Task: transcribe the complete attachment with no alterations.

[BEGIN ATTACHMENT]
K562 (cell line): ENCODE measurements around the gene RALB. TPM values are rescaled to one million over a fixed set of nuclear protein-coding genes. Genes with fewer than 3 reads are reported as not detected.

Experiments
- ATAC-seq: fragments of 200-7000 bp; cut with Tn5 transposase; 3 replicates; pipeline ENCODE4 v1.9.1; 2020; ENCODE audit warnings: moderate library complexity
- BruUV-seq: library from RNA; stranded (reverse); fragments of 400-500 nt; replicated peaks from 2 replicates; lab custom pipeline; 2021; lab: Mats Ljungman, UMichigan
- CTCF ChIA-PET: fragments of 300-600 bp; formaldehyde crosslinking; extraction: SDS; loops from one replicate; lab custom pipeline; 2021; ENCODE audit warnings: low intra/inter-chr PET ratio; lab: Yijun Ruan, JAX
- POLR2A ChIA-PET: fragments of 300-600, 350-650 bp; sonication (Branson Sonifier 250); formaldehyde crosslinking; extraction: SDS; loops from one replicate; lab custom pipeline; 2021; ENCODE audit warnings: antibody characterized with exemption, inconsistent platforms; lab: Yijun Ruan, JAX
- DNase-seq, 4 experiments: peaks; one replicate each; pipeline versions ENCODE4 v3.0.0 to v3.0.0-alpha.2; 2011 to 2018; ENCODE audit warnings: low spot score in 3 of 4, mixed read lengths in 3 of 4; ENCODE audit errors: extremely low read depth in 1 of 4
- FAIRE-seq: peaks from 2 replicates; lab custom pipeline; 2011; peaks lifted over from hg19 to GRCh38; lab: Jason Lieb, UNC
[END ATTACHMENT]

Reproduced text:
K562 (cell line): ENCODE measurements around the gene RALB. TPM values are rescaled to one million over a fixed set of nuclear protein-coding genes. Genes with fewer than 3 reads are reported as not detected.

Experiments
- ATAC-seq: fragments of 200-7000 bp; cut with Tn5 transposase; 3 replicates; pipeline ENCODE4 v1.9.1; 2020; ENCODE audit warnings: moderate library complexity
- BruUV-seq: library from RNA; stranded (reverse); fragments of 400-500 nt; replicated peaks from 2 replicates; lab custom pipeline; 2021; lab: Mats Ljungman, UMichigan
- CTCF ChIA-PET: fragments of 300-600 bp; formaldehyde crosslinking; extraction: SDS; loops from one replicate; lab custom pipeline; 2021; ENCODE audit warnings: low intra/inter-chr PET ratio; lab: Yijun Ruan, JAX
- POLR2A ChIA-PET: fragments of 300-600, 350-650 bp; sonication (Branson Sonifier 250); formaldehyde crosslinking; extraction: SDS; loops from one replicate; lab custom pipeline; 2021; ENCODE audit warnings: antibody characterized with exemption, inconsistent platforms; lab: Yijun Ruan, JAX
- DNase-seq, 4 experiments: peaks; one replicate each; pipeline versions ENCODE4 v3.0.0 to v3.0.0-alpha.2; 2011 to 2018; ENCODE audit warnings: low spot score in 3 of 4, mixed read lengths in 3 of 4; ENCODE audit errors: extremely low read depth in 1 of 4
- FAIRE-seq: peaks from 2 replicates; lab custom pipeline; 2011; peaks lifted over from hg19 to GRCh38; lab: Jason Lieb, UNC